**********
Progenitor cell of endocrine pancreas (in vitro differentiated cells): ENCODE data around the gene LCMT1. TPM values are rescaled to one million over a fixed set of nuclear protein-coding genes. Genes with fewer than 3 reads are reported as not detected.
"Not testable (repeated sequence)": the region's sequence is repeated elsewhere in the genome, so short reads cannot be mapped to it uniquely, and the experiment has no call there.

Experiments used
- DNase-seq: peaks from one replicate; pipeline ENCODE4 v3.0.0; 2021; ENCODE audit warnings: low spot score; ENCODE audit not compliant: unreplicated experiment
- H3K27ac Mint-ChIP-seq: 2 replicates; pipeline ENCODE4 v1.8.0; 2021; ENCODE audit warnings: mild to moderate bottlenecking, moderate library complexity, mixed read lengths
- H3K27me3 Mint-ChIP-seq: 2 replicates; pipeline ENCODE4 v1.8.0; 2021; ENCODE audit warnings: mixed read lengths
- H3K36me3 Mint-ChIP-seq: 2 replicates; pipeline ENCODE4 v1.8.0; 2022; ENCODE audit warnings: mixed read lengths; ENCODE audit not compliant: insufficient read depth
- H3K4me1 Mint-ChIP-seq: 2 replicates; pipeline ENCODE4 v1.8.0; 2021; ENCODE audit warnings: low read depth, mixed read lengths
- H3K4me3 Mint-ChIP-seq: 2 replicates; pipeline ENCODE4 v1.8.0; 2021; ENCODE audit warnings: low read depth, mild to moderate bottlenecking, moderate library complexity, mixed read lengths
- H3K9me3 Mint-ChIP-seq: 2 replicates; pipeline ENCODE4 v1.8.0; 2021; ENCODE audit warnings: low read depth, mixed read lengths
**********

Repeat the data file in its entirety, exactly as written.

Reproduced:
Progenitor cell of endocrine pancreas (in vitro differentiated cells): ENCODE data around the gene LCMT1. TPM values are rescaled to one million over a fixed set of nuclear protein-coding genes. Genes with fewer than 3 reads are reported as not detected.
"Not testable (repeated sequence)": the region's sequence is repeated elsewhere in the genome, so short reads cannot be mapped to it uniquely, and the experiment has no call there.

Experiments used
- DNase-seq: peaks from one replicate; pipeline ENCODE4 v3.0.0; 2021; ENCODE audit warnings: low spot score; ENCODE audit not compliant: unreplicated experiment
- H3K27ac Mint-ChIP-seq: 2 replicates; pipeline ENCODE4 v1.8.0; 2021; ENCODE audit warnings: mild to moderate bottlenecking, moderate library complexity, mixed read lengths
- H3K27me3 Mint-ChIP-seq: 2 replicates; pipeline ENCODE4 v1.8.0; 2021; ENCODE audit warnings: mixed read lengths
- H3K36me3 Mint-ChIP-seq: 2 replicates; pipeline ENCODE4 v1.8.0; 2022; ENCODE audit warnings: mixed read lengths; ENCODE audit not compliant: insufficient read depth
- H3K4me1 Mint-ChIP-seq: 2 replicates; pipeline ENCODE4 v1.8.0; 2021; ENCODE audit warnings: low read depth, mixed read lengths
- H3K4me3 Mint-ChIP-seq: 2 replicates; pipeline ENCODE4 v1.8.0; 2021; ENCODE audit warnings: low read depth, mild to moderate bottlenecking, moderate library complexity, mixed read lengths
- H3K9me3 Mint-ChIP-seq: 2 replicates; pipeline ENCODE4 v1.8.0; 2021; ENCODE audit warnings: low read depth, mixed read lengths